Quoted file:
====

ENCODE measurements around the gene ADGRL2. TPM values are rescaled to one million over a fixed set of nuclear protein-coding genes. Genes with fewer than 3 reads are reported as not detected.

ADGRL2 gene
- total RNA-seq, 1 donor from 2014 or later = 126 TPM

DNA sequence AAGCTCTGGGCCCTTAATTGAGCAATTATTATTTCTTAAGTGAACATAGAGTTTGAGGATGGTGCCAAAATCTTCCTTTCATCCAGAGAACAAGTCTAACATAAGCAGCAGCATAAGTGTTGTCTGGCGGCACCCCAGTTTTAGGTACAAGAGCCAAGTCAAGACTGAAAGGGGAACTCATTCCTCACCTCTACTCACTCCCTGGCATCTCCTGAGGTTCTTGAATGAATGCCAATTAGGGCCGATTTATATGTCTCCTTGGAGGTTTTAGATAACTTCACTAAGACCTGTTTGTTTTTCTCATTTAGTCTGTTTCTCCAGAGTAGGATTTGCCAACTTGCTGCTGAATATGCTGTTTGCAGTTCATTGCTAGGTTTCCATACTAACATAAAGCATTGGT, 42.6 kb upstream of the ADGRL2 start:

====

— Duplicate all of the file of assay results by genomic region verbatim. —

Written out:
ENCODE measurements around the gene ADGRL2. TPM values are rescaled to one million over a fixed set of nuclear protein-coding genes. Genes with fewer than 3 reads are reported as not detected.

ADGRL2 gene
- total RNA-seq, 1 donor from 2014 or later = 126 TPM

DNA sequence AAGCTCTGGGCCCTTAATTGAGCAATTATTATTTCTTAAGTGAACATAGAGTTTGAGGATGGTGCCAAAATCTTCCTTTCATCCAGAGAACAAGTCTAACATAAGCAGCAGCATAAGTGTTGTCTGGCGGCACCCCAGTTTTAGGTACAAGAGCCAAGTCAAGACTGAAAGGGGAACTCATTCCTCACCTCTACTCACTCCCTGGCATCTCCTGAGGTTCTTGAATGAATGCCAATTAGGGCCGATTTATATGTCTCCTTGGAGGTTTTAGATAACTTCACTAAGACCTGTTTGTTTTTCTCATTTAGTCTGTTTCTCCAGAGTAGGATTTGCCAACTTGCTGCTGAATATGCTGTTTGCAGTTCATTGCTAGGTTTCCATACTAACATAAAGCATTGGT, 42.6 kb upstream of the ADGRL2 start: